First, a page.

Legislative Commission on Skills Development
Career Education

Budget Update
April 2008

Assemblywoman Joan K. Christensen, Chair

NYS Seal

New York State Assembly
Employment & Training Budget Update - 2008

Dear Friend:

As the 2008 legislative session draws to an end, I wanted to take this opportunity to inform the community of significant appropriations in the enacted budget for fiscal year (FY) 2008-2009 (the State budget was passed on April 9, 2008). More specifically, I wanted to highlights some of the key budget appropriations that will enhance the State's workforce training and educational programs as well as help build a strong labor force that is technically skilled and competitive in the global economy.

While it is a priority every year that the State budget gets passed on time, it is far more important that the budget we pass meet the needs of the people who invest their trust in us. Recognizing that our most critical asset is our human capital, the Legislature in the recent budget supported appropriations that invested in the high quality job training opportunities needed to keep our citizens and businesses competitive. The Legislature in the 2008-09 budget continues its strong investment in education programs by appropriating: (i) $19 million for the Science and Technology Entry Program (STEP) and the Collegiate Science and Technology Entry Program (C-STEP) which provides counseling, literacy, English-as-a-Second Language, and tutoring services to minority and economically disadvantaged secondary school students; (ii) $25 million for the Teachers of Tomorrow Program which provides a variety of incentives that encourage prospective teachers to teach in school districts with low performing schools and/or school districts experiencing teacher shortages; (iii) $10 million for the Math and Science Teaching Initiative Program which provides scholarship funding for students at the State's public or private colleges who commit to teaching math and science in NY public schools for 5 years; (iv) $672 million for the Boards of Cooperative Educational Services (BOCES) Programs which provide shared educational programs (e.g., Career & Technical Education Programs - CTE, formerly know as vocational education) and services to school districts; and, (v) $96 million for the Employment Preparation Education Program which provides formula-based support for adult education programs serving adults without a high-school diploma.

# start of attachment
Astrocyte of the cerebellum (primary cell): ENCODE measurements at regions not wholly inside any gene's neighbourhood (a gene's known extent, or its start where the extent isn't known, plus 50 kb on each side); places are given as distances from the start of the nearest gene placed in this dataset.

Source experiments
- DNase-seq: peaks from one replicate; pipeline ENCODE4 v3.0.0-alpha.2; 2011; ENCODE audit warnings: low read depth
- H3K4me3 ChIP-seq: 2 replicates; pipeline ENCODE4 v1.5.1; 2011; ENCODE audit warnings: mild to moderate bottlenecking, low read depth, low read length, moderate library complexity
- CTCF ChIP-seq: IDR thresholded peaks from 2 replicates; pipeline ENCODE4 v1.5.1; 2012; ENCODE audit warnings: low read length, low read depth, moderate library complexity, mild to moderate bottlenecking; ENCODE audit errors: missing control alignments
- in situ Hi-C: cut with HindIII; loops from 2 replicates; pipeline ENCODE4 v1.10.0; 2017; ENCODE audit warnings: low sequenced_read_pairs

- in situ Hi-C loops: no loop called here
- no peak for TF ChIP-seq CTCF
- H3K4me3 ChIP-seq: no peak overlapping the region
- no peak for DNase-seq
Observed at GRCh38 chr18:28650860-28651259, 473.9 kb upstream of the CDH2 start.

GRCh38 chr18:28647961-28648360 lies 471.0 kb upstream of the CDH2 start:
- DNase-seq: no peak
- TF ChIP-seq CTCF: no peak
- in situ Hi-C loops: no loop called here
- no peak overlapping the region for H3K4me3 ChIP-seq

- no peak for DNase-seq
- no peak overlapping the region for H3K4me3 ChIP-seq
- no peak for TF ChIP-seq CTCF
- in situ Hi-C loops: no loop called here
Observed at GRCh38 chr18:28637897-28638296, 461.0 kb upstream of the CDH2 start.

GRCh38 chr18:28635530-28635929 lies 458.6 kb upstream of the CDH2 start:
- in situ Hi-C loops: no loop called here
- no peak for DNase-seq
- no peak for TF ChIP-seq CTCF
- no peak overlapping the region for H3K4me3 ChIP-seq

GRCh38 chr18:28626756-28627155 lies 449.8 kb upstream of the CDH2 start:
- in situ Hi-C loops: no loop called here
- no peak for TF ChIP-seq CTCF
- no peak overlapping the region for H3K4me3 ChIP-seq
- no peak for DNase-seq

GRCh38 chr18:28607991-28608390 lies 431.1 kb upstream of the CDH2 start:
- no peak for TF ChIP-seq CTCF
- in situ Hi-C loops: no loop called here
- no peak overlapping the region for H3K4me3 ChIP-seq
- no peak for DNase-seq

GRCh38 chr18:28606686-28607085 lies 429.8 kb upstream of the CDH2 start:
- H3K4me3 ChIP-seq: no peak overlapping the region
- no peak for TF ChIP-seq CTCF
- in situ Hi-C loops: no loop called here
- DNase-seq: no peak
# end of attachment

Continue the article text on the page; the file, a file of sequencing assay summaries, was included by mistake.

With respect to workforce development funding, the Legislature appropriated: (i) $252 million in federal funds for the Workforce Investment Act Program (WIA) which provides employment and training services for individuals; (ii) $3.4 million in federal funds for the Trade Adjustment Assistance Program (TAA) which provides assistance to manufacturing workers for laid-off workers; (iii) $5.3 million for the Displaced Homemaker Program which works with adults who need assistance in becoming economically independent by providing employment and training services; and, (iv) $39 million for the Empire State Economic Development Fund (EDF) - Industry Training Program which provides funding to businesses seeking to upgrade incumbent workers skills or to train entry level dislocated workers.

As Chair of the Legislative Commission on Skills Development and Career Education, I believe that if the great State of New York is to continue to be competitive in a rapidly changing global economy, the State must continue to invest and develop innovative workforce strategies that address the essential need to continually upgrade the skills of our current workers. Today's job requirements are changing at a rapid pace and demands that workers learn new skills to keep up with new needs. Investing and improving incumbent employee skills is a prudent and wise investment for the State. As technology continues to drive changes in almost every industry sector, and as new emerging industries gain significance in the State's overall economy, the demand for a workforce that is technically skilled and innovative has grown. Occupational fields such as education, health care, and information technology are among New York's fastest growing sectors that require more skilled workers.